Wednesday, May 6, 2009

A look back at an anime great. We will miss you, CPM!

Rumors of Central Park Media's demise have been floating around since 2006. After Musicland's bankruptcy, CPM restructured, moved offices and attempted to salvage their operations despite millions of dollars in losses from one of their largest accounts. The company focused mainly on repackaging older series and its yaoi manga line Be Beautiful to generate cash and keep the company afloat. However, CPM officially filed for Chapter 7 bankruptcy late last month.

The news has prompted mixed reactions among fans. Some realize that a large piece of the history of anime and manga in the US has been lost; and that new fans may never get the opportunity to experience CPM's catalog of legendary and groundbreaking works. Other have taken a "good riddance" approach claiming that companies that can't adapt to the changing times deserve whatever happen to them. It seems that older anime fans are really going to miss CPM, while newer and younger fans don't really seem to care.

I can still remember way back to early days of anime. We didn't have DVDs. Nope, we got our releases on laserdisc. (I bet you youngins don't even know what that is.) For those not on the edge of the latest technology, VHS were common. But the subtitled edition always cost $5 more than dubbed version. I remember watching A Wind Named Amnesia for the first time and thinking "Holy Shit! This stuff is awesome!" And I remember getting in trouble with my parents when they caught me watching The Ping Pong Club. (Honestly, I thought from the title that the series was about ping pong. Who would have thought such an innocent title would hide cross-dressing boys and some pretty weird sexual innuendos... It was nothing but educational to a 16-year-old-girl.) That one got me grounded for a week and my parents a little suspicious about this whole "japanimation" thing.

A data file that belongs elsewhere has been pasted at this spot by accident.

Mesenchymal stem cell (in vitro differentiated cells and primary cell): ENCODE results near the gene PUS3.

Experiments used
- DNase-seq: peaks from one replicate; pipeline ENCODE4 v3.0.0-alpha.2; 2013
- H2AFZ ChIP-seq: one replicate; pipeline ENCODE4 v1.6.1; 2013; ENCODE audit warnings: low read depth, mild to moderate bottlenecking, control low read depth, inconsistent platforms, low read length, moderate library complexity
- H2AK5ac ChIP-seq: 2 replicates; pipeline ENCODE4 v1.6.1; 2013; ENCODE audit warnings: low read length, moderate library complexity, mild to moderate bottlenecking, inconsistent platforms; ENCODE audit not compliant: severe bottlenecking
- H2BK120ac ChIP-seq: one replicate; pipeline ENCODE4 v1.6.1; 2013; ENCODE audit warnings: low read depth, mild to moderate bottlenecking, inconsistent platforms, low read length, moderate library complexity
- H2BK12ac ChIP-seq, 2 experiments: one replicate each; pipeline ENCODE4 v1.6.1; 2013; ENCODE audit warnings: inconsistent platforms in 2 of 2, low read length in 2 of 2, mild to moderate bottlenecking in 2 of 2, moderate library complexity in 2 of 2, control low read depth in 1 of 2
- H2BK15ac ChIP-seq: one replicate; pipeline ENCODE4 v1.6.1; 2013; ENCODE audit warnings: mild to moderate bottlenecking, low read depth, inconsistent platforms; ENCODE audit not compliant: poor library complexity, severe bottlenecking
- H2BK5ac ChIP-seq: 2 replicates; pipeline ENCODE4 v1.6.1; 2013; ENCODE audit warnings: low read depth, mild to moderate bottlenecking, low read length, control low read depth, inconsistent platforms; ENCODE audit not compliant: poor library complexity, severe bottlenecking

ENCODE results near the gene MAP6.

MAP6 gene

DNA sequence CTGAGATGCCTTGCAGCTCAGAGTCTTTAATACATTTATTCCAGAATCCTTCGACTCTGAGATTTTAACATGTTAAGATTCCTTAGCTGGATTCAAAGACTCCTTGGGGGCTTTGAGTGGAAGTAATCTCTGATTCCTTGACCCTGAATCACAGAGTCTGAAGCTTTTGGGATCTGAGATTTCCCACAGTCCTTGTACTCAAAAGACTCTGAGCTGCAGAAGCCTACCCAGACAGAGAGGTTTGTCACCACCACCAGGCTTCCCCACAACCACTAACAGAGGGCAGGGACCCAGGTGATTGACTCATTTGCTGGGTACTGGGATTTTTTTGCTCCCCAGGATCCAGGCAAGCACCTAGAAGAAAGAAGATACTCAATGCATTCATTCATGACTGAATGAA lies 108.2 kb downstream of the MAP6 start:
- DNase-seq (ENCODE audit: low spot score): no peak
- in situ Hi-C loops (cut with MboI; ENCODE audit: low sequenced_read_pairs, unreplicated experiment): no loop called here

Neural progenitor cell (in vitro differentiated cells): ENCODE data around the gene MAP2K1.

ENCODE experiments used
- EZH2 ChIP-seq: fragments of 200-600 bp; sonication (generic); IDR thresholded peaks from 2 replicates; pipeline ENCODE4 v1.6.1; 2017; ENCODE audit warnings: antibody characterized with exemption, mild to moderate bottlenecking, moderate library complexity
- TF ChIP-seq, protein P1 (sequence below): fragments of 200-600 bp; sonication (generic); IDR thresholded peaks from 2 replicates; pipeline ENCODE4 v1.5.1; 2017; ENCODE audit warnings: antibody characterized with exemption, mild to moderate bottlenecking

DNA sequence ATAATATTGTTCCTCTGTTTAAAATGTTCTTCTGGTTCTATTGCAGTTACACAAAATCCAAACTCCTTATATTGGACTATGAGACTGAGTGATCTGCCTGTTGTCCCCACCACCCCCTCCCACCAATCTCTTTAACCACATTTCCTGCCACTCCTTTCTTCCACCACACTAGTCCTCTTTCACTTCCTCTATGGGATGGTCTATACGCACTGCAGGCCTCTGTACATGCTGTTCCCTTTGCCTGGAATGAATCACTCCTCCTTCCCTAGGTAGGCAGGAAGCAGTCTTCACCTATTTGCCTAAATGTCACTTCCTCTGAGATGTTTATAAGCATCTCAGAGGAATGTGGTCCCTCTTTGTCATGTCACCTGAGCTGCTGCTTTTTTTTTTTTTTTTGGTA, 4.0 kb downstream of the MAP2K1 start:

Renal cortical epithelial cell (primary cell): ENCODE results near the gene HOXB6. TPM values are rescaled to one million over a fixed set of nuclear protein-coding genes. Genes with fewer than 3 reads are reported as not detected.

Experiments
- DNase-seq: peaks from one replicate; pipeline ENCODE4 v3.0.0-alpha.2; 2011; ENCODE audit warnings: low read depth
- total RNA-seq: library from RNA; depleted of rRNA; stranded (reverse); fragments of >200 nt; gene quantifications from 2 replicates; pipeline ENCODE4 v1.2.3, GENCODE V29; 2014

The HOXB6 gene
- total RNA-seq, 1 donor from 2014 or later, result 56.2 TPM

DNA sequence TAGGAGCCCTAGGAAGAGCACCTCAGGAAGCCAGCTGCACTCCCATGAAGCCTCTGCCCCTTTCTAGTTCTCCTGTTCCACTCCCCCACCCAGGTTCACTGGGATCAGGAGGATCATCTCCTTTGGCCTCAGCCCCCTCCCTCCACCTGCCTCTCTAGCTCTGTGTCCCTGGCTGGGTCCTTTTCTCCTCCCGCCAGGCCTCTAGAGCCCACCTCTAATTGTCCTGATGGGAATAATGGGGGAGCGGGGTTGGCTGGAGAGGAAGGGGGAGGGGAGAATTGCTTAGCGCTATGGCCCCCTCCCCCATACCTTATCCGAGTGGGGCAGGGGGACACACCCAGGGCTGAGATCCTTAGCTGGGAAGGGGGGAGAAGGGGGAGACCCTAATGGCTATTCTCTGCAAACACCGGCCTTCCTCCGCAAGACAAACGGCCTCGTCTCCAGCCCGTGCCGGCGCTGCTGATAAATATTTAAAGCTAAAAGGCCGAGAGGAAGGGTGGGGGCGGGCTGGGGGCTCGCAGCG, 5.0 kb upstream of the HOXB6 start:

I can go through CPM's entire catalog and almost every title triggers a memory that is bittersweet. (The Anime 18 titles are more bitter than sweet. Tentacle sex is something that I never understood the appeal of.) Sneaking off to an anime club showing instead of studying for a final. Chillin with my brother on the couch on a Saturday afternoon watching the latests VHS release of Record of Lodoss Wars. Still not being able to get through The Grave of the Fireflies without crying.

I will save my ranting and raving about the state of the anime industry and its so called "fans" for another post. But I will say that for all the "fans" refusing to give CPM its due for being a pioneer in the industry, all I can do is feel sorry for you. You have missed a very large chapter in the history and evolution of anime in the US. And if you think Bleach, Naruto and Haruhi are the epitome of anime greatness, I seriously hope something better happens to you.




Meg said...

I definitely agree. CPM was one of the companies that brought anime to the US. If it weren't for them, we wouldn't have seen the explosion of anime we currently have today. I am DEFINITELY going to miss Lodoss Wars. The only versions I have of it is VHS too. Argh.

aoi_aka said...

I wasn't "around" (Uncle George still had me in his clutches) when the revolution happened. And once I joined in with the rest of you, CPM was just another company licensing anime or releasing manga.

I think the "they get what they deserve" attitude is harsh and uncalled for. It's not a matter of just adapting to the times. I'm sure many little things happened to got them to this point. It is sad to see any company go because it means the loss of jobs for their employees and in the case of companies that license titles from Japan, we as fan lose as well.

Yeah, BB couldn't release any titles after the Biblos bankruptcy (see what I mean when I say "little things"?) and their hands were tied but they at least had a good reason. The first BB title I bought was Selfish Love and I always pick it up and read it. It's one of my earliest treasures and one I'm not willing to part with.

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